Making the case for a Just Culture in safety-critical industries

Making the case for a Just Culture in safety-critical industries

Plane in sky near air traffic control tower

With 35,000 flights a day and not a single commercial aircraft accident in 2017, we could all learn thing or two about safety from Europe’s air traffic management industry.

Aaron Curtis, an air traffic controller since 1999 and based at NATS in Swanwick, Hampshire, talked to health and safety reps in the electricity supply industry about why a Just Culture in aviation contributes to this safety record.

After decades of innovation in systems, technologies, procedures and safety management systems, improving safety in modern day industries relies on a good safety culture.

The single most important part of a good safety culture has been recognised as Just Culture. This is an atmosphere of trust where employees feel naturally able to call to attention safety risks – even when they themselves may be implicated in the discovery of that safety risk.

Just Culture became a legal requirement in aviation in 2014 via a European regulation on occurrence reporting. It defines Just Culture as:

“…a culture in which front line operators or other persons are not punished for actions, omissions or decisions taken by them that are commensurate with their experience and training, but in which gross negligence, wilful violations and destructive acts are not tolerated.”

The first step in instituting Just Culture is to build trust between organisational stakeholders.

To develop this trust, all relevant stakeholders should be engaged and participate in creating and implementing a Just Culture policy. The views of the reporting community are especially important, as they provide the information for safety improvements.

Aaron said: “It takes hard work and effort to change the culture of a company. It has to stem right from the top or it won’t work.”

And organisations have to continually work on their Just Culture, especially as it evolves.

Reporting errors

Safety critical industries rely on constant and constructive information to validate the safety of their systems and procedures. A key element of this validation comes from staff input.

Individuals will only report errors, particularly where blame or fault may traditionally be attributed, if they are treated fairly and justly.

With this data, organisations can investigate safety events and put measures in place to prevent repeat occurrences.

Aaron said organisations get better reports if an independent safety department conducts the investigation rather than the department where the incident happened.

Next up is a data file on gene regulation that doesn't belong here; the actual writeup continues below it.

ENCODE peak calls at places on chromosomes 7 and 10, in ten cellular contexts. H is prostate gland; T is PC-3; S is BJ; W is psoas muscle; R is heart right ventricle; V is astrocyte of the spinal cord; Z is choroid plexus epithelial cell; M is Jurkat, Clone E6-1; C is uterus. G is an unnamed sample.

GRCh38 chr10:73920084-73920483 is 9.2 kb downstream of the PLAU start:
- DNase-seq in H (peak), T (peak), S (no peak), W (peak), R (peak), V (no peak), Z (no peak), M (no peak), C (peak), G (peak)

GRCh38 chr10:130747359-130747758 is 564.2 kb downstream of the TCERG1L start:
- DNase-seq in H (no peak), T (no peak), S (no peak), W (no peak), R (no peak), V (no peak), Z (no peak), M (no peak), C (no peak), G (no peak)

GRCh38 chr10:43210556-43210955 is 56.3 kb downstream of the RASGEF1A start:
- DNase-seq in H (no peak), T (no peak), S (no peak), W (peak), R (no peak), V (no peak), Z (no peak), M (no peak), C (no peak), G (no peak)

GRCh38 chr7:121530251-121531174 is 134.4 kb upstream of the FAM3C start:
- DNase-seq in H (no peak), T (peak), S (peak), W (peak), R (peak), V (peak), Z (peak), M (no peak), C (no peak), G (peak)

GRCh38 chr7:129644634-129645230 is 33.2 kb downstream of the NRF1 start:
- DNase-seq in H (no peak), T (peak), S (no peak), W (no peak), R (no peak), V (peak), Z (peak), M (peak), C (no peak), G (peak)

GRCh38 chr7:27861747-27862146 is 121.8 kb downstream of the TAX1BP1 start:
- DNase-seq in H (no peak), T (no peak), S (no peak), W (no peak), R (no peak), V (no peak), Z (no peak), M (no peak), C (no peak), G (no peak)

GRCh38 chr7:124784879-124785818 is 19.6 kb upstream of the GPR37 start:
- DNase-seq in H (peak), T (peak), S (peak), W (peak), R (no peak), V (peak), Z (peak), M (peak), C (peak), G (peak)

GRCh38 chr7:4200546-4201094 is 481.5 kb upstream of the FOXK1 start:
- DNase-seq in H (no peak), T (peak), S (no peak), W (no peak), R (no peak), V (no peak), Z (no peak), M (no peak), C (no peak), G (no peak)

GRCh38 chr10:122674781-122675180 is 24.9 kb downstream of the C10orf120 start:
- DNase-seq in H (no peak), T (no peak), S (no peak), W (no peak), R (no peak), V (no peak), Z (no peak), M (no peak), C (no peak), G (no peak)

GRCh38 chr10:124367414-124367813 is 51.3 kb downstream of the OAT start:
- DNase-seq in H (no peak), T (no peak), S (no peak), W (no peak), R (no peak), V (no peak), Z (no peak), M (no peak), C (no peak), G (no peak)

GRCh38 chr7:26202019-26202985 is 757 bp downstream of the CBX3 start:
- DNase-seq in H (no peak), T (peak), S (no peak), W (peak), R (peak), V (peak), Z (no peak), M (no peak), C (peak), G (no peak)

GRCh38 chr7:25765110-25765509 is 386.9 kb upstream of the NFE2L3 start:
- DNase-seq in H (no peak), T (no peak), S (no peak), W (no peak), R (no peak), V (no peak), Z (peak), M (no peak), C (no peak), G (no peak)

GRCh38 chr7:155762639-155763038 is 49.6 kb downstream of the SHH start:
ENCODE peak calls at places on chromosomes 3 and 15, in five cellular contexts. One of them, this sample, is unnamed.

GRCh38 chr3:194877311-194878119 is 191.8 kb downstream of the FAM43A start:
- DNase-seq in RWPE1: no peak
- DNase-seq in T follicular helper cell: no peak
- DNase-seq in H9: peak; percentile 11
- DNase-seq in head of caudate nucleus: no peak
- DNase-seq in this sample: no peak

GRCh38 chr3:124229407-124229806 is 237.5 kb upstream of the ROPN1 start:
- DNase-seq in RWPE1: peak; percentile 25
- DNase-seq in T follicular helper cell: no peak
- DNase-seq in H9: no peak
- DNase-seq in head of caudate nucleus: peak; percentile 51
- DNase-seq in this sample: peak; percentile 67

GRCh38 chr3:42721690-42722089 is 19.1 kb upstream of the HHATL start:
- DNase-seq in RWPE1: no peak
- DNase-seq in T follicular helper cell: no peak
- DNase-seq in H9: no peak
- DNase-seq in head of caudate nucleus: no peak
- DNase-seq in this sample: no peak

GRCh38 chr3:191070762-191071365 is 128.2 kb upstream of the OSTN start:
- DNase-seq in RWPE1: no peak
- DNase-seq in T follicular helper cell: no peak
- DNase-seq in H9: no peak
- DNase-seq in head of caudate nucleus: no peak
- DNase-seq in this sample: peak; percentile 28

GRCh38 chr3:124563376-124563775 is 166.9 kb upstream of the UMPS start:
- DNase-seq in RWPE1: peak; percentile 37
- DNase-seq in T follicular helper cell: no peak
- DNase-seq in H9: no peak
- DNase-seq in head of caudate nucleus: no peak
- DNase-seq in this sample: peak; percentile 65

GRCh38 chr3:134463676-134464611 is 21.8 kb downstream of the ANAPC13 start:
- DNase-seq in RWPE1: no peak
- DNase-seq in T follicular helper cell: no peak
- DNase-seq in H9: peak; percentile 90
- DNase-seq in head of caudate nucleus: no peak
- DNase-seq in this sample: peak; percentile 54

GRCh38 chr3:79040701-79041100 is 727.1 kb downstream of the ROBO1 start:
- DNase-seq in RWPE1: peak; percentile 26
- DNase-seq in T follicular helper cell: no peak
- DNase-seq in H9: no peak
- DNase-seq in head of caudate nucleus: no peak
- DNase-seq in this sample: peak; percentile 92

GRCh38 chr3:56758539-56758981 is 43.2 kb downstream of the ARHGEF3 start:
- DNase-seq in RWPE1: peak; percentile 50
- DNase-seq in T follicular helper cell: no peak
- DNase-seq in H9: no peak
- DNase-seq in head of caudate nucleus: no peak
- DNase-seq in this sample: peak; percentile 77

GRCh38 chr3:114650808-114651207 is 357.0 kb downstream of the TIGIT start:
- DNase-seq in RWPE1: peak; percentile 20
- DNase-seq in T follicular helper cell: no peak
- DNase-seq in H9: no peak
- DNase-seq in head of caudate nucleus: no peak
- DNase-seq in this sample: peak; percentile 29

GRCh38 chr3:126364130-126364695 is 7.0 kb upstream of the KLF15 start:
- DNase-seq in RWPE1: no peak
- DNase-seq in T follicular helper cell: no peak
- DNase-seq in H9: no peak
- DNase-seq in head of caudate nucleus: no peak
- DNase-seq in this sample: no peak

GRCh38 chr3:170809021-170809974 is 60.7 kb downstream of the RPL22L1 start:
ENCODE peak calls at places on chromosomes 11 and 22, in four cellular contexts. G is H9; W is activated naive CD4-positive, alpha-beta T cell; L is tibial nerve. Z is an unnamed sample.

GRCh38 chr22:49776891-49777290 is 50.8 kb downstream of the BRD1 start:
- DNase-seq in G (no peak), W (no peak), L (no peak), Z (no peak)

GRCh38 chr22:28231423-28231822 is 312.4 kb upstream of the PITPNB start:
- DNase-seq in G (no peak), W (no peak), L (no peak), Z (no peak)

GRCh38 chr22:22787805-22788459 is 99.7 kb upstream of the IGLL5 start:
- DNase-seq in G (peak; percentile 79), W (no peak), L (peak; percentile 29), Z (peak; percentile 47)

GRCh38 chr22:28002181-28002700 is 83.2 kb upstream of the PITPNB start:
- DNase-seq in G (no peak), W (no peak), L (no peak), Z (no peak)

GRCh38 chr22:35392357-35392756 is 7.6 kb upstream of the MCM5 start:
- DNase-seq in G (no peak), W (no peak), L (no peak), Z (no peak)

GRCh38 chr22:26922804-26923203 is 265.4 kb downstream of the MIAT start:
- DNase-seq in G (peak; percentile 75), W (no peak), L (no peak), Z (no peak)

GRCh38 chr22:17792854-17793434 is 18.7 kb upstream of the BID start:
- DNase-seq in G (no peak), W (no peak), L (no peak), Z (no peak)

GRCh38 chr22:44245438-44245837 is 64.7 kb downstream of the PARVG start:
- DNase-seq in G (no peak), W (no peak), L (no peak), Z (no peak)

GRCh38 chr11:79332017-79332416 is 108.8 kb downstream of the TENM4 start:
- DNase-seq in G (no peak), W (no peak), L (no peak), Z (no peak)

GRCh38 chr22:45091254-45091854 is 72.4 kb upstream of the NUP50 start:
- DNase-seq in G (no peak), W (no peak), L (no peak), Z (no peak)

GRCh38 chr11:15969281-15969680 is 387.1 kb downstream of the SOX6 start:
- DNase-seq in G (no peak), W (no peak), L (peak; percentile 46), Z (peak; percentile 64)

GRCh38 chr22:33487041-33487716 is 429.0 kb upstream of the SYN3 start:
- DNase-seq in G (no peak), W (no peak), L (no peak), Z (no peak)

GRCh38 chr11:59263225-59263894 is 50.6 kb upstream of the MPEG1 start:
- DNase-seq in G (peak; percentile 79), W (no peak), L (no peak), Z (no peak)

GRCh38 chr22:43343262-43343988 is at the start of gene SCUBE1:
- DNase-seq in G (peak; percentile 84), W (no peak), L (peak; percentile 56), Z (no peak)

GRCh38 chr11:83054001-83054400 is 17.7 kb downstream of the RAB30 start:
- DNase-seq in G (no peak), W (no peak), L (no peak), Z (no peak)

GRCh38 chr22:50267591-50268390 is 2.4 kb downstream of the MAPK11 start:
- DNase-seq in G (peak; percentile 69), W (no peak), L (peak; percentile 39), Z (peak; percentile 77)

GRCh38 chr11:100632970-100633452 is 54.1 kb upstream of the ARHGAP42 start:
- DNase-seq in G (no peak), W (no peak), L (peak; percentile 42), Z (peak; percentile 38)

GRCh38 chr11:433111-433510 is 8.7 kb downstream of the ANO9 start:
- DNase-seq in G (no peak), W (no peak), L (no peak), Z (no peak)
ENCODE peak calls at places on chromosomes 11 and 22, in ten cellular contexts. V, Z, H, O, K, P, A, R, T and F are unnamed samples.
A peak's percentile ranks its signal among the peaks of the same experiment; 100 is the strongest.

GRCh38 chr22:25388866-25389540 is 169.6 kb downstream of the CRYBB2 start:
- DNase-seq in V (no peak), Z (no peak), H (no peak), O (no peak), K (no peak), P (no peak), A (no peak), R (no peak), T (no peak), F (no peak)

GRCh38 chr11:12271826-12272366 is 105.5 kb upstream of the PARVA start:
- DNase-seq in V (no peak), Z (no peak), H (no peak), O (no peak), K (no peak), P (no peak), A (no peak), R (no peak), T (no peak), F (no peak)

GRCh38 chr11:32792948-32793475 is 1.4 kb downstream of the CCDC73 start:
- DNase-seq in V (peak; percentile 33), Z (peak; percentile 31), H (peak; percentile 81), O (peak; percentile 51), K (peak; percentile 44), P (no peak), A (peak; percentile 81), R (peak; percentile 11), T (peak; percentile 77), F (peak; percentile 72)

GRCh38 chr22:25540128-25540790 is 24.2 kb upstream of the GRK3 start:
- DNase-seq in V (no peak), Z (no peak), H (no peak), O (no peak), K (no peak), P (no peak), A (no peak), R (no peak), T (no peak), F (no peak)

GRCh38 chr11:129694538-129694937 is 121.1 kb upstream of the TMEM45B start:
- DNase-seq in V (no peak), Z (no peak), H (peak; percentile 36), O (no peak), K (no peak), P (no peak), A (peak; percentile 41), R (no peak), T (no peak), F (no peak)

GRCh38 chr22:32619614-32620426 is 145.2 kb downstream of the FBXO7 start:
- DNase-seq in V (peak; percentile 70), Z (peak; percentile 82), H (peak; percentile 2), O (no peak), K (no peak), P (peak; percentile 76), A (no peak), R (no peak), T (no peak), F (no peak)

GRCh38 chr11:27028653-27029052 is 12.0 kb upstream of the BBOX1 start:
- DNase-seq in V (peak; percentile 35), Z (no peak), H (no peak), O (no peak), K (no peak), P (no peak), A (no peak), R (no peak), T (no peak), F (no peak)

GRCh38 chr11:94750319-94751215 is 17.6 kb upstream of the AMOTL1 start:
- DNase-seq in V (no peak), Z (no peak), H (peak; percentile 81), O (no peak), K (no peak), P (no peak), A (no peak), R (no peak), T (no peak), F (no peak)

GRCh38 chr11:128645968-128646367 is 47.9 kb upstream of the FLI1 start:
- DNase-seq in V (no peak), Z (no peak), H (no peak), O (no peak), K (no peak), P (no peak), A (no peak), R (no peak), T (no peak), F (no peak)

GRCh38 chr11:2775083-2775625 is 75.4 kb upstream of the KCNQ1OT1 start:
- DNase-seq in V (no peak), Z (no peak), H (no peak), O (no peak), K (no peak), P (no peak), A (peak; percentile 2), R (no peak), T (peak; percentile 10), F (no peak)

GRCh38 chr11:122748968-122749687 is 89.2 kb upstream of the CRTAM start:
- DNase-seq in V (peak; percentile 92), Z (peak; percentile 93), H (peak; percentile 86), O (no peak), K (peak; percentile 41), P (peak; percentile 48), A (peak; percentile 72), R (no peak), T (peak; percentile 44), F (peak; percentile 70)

He talked about the “Swiss cheese model” of accident causation which illustrates that, although many layers of defence lie between hazards and accidents, there are flaws in each layer that, if aligned, can allow the accident to occur.

The key point was “to learn about the holes so we can plug them – but getting people to tell you where the holes are is a challenge. That’s why it’s so important to get reports,” he said.

But he warned that sanctions that don’t fit the crime or management failure to understand the mood of the staff destroy a Just Culture.

Route to a Just Culture

Aaron’s slides provided a useful map for any organisation that wants to introduce a Just Culture:

Commitment of staff at all levels

  • fair and reasonable
  • shared performance goals with a specific timeline
  • encourage discussions about safety
  • reward and encourage
  • involve staff in creating a Just Culture policy

Model policy

  • encourage good behaviour
  • support and protection
  • practical procedures
  • active support from the top
  • endorsed by the staff

Protection of data

  • communicate the company’s policy
  • access only for authorised personnel

Protection of people

  • de-identify the reporter and the reported
  • reinstatement in the workplace
  • organisational support

Legal support

  • staff can count on the organisation to provide legal support if needed
  • agree scope of legal support

Drawing the line (interpreting human performance)

  • agreement on the process with staff
  • involve staff reps in the application of the process
  • one size does not fit all

Joint committee

  • interpretation of human performance, independent from line management
  • appropriate expertise
  • guarantee of consistent implementation of the Just Culture throughout the organisation
  • to win the trust of all staff that fair and just judgements will be made


  • initial, continuous and conversion training
  • develop guidelines for reporting
  • crisis plan
  • ad-hoc courses if the need is identified
  • workshops

Internal promotion

  • intranet, awareness days, posters, publicity
  • communicate about specific cases
  • foster voluntary reporting
  • share the analysis
  • provide feedback.


  • cross-industry
  • air traffic management in other countries.



Just Culture Toolbox, written by the air traffic management partners for Just Culture, has lots of ideas on best practice

Video: Human factors and system safety – Professor Sidney Dekker explains Just Culture: why you need it, what it is, and how you get it.

Heinrich’s Accident Triangle explained

Marie McGrath

Marie McGrath


There are currently no comments on this post.

You cannot currently add comments, please log in to add a comment.